Because of Rebekah’s kindness to him, Abraham’s servant presented her with gifts of jewelry. The “earring” was actually a nose ring. The servant said later that he had put this piece of jewelry “upon her face” (Genesis 24:47). Continue reading BIBLE CUSTOMS AND CURIOSITIES (JEWELRY FOR THE NOSE AND ARM)
Hebrew term with several meanings. 1. Seventh son of Ishmael (Gen 25:14; 1 Chron 1:30). 2. Arab tribe perhaps descended from 1. The Massa are listed among the people who paid tribute to King Tiglath-pileaser III (745-727 bc) of Assyria. Some interpret the use of Massa in the titles of collections of proverbs (Prov 30:1; 31:1) as referring to the Continue reading DEFINITION OF THE DAY “MASS”
No, it’s not normal if you mean that people hear God’s audible voice daily. God uses a variety of ways to communicate with us. No one can predict when God will speak in an audible voice. Continue reading IS IT NORMAL FOR PEOPLE TO HEAR THE AUDIBLE VOICE OF GOD?
Wine was one of the most valuable agricultural commodities in Bible times. People grew grapes to make their own wine, and many farmers produced wine for sale as a commercial product. This verse, from Jesus’ parable of the vineyard owner, gives insight into how grapes were grown and made into wine.
Continue reading BIBLE CUSTOMS & CURIOSITIES (CARING FOR A VINEYARD)
HUNGER- Strong need or desire for food. Scripture contains haunting pictures of hunger. Isaiah 29:8 uses the image of a hungry person dreaming of eating only to awake hungry again. In Lam 4:9 those who fell by the sword are reckoned better off than those pierced by hunger. Hunger frequently takes on a theological significance. Exodus 16:3 recounts Israel’s complaint that Moses led them from Egypt to kill them with hunger in the desert. Continue reading DEFINITION OF THE DAY “HUNGER”
The word most often translated eagle occurs in both the Old and New Testaments. And while it may not appeal to our more obvious notions of the regal appearance of eagles, the word used for these soaring, majestic creatures can also refer to vultures. In truth, particularly when observed from a distance, the flight patterns and other behaviors of eagles and vultures are fairly similar. The traits of these birds, which are used for symbolic purpose, have little to do with appearance. God certainly gave to both eagles and vultures certain abilities that provoke us to envy as we watch these feathered marvels sense the thermal lifts and ride the air currents- Continue reading BIBEL SIGNS AND SYMBOLS (EAGLE/VULTURE)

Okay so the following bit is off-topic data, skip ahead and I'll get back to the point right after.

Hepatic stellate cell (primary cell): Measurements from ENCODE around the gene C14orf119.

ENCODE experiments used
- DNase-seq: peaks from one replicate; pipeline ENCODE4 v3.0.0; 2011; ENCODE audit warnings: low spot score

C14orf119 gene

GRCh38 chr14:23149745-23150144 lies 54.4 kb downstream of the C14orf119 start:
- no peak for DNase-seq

As a physical feature, darkness is nothing in and of itself. Darkness is instead defined as the absence of light. Synonymous with emptiness, darkness is used to describe the earth at the very beginning of creation when “darkness covered the deep water” (Gen 1:2). Out of this absence, the first thing God created was light. In the beginning, Scripture pictures light and darkness as balanced parts of a single day and night: “So God separated the light from the darkness. God named the light day, and the darkness he named night” Gen 1:4-5). Continue reading SIGNGS AND SYMBOLS OF THE BIBLE (DARKNESS)
The people of Bible times sang while working in the fields to escape from the monotony of farm work. Isaiah declared that the singing and gladness of the Moabites would be taken away when God judged them for their idolatry and disobedience. Continue reading BIBLE CUSTOMS AND CURIOSITIES (NO SINGING AT WORK)
Elijah never died. Celestial chariots of fire and a whirlwind carried him away.
Since his body wasn’t destroyed, some Jews consider it reasonable that he can return. Malachi’s promise leads many Jews to believe that Elijah will become the advance man for the Messiah-or as Isaiah put it, “the voice of someone shouting, ‘Clear the way through the wilderness for the LORD!. . . Then the glory of the LORD will be revealed, and all people will see it together’ ” (Isaiah 40:3,5). Continue reading SECOND COMING OF ELIJAH
The beauty of flowers and the way they bloom and flourish makes them a good image for many spiritual themes, including love, transience, and the glory of God. Two Hebrew words are translated as “flower:” perach means to break forth, bud, sprout, or burst; tsuwts evokes images of shining, sparkling, or gleaming. The first connotes spontaneous growth, while the second focuses on beauty. Continue reading SIGNS AND SYMBOLS OF THE BIBLE (FLOWERS)